Figure 2
figure 2

Blind method assessment questionnaire.

Statistical methods

Sample size calculation

We conducted a pilot study comparing the effects of deep EA with shallow EA on women with SUI in Guang’an men Hospital of CACMS between June 2011 and February 2012. Results from our pilot study revealed that: compared with the baseline, the volume of urine leakage from the 1-h pad test decreased by 2.10 g, with a standard deviation of 2.26, after 4 weeks deep EA treatment, and by 0.64 g with a standard deviation of 0.97 after 4 weeks shallow EA treatment [16]. We performed sample size calculation according to results of our pilot study because no placebo control trial has been reported. A sample size of 117 in each group will be sufficient to detect a clinically important difference of 1 g on the volume of urine leakage from a 1-h pad test, assuming a standard deviation of 2.61 (considering a larger variability in multicenter trial, the pooled standard deviation of pilot study 1.74 was expanded by 1.5 times), using a one-tailed t-test of the difference between means, a significance level of 5%, and a power of 90%. The calculation is based on the assumption that measurements on volume of urine leakage from a 1-h pad test are normally distributed. This number has been increased to 140 per group (total of 280), to allow for a predicted drop-out rate of 20%. As our pilot study had a small sample size (n=40) and as we will undertake subgroup analysis, we expanded the sample size to 500 cases (250 cases in each group) to enhance the reliability of the study.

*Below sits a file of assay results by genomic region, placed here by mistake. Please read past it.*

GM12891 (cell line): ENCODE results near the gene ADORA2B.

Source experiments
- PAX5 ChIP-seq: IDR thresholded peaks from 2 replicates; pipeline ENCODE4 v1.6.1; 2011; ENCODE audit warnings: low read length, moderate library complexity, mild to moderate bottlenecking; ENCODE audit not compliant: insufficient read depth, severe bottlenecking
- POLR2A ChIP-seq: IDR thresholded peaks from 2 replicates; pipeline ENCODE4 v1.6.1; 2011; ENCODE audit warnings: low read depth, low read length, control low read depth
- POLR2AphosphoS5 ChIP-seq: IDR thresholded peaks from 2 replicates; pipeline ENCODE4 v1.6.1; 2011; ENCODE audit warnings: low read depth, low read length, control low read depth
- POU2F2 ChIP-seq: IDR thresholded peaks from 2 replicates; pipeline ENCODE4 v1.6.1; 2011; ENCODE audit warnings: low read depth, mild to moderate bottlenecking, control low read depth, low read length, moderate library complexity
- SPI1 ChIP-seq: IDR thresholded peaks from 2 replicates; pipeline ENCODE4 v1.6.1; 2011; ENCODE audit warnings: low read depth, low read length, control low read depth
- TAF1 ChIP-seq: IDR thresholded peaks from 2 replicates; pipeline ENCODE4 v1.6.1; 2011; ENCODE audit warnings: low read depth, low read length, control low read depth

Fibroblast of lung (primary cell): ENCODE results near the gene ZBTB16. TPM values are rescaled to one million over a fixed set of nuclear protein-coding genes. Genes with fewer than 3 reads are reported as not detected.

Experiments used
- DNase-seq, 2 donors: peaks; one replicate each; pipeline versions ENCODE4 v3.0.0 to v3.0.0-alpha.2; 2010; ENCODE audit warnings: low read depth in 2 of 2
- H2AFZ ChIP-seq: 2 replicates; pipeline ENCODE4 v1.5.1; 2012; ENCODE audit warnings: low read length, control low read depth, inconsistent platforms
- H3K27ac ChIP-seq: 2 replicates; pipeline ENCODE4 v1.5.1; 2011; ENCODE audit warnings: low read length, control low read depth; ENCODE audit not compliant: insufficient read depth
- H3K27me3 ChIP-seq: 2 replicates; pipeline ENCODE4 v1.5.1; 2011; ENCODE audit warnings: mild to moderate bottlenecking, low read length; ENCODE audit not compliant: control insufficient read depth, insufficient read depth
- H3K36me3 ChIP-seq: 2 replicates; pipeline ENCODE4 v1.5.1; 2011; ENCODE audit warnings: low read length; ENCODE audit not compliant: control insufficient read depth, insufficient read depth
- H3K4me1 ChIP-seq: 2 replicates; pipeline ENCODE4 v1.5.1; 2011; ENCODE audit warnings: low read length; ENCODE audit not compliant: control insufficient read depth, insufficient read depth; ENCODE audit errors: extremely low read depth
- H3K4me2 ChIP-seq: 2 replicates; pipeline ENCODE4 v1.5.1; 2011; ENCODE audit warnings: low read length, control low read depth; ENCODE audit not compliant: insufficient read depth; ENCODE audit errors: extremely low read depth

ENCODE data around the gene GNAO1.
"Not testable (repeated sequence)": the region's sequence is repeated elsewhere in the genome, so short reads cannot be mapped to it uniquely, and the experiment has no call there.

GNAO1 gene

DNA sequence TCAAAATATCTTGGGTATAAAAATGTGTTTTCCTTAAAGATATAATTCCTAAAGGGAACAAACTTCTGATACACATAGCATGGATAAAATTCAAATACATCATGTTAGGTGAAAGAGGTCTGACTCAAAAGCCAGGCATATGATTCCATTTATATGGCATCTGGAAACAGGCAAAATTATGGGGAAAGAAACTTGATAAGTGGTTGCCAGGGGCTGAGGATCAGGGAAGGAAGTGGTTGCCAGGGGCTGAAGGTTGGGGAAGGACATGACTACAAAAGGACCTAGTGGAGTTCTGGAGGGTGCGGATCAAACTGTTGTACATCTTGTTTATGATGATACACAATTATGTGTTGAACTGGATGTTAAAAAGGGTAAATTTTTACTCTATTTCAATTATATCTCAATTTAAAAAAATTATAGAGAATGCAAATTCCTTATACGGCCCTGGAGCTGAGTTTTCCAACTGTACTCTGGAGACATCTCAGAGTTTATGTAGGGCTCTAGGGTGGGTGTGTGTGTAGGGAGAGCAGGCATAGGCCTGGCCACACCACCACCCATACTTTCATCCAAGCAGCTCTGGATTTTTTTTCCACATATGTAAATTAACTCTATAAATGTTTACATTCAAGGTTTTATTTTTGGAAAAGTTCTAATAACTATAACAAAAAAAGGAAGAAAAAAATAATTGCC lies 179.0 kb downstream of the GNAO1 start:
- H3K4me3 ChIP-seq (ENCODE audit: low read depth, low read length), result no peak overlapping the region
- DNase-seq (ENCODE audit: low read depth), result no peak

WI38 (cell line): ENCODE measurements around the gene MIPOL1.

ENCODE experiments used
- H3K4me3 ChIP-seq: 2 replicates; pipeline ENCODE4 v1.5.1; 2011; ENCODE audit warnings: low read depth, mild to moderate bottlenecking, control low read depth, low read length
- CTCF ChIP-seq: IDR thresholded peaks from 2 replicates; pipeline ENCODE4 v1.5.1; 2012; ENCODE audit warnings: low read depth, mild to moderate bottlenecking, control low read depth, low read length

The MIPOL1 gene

Statistical analysis

Statistical analysis will be performed by the Clinical Evaluation Center of CACMS in Beijing and the Department of Biostatistics, University of Washington, Seattle, United States. The statistician will be blinded from the allocation of groups. PASW Statistics 20.0 and SAS9.0 statistical software will be used for data analysis. The level of significance is established at α<0.05 with a two-tailed test.

The main objective is to compare the change in the amount of urine leakage at week 6 from the baseline between the treatment group and the control group. The null hypothesis is that the treatment group has the same change as the control group, while the alternative hypothesis is that the treatment group shows a greater decrease.

Continuous data will be represented by the average, standard deviation, median, minimum value, and maximum value, whereas categorical data will be represented by percentages. For comparison with the baseline, a t-test or non-parametric test will be used for continuous data, and non-parametric tests for categorical data. For comparison of two independent samples: if the residual are normally distributed, the analysis of covariance (ANCOVA) will be used for the primary outcome and subgroup analysis stratified by incontinence severity, a t-test for other continuous data, and a chi-square test for categorical data; if the residual are abnormally distributed, a non-parametric test will be used for both continuous and categorical date. Detailed contents and methods are as follows.

  1. 1.

    Case distribution and compliance analysis: The case distribution of both groups in every center will be described. The total drop-out rate and the drop-out rate due to adverse events, of both groups, will be compared using Fisher’s exact test.

  2. 2.

    Analysis of baseline characteristics.

  3. 3.

    Analysis of compliance: The implementation of protocol intervention will be compared between the two groups. Compliance will be evaluated according to the case report forms.

  4. 4.

    Analysis of efficiency: Intention-to-treat (ITT) analysis will be used to assess the validity of the study. Efficiency analysis will be based on the ITT population which is defined as all randomized participants. Missing data and non-compliance data will be included in the efficiency analysis. Missing data, from subjects without any treatment after randomization, or without any valid data of evaluation although treated, will be analyzed by multiple imputation by the inverse probability weighting method. Non-compliance data will be analyzed by the instrumental variable.

  5. 5.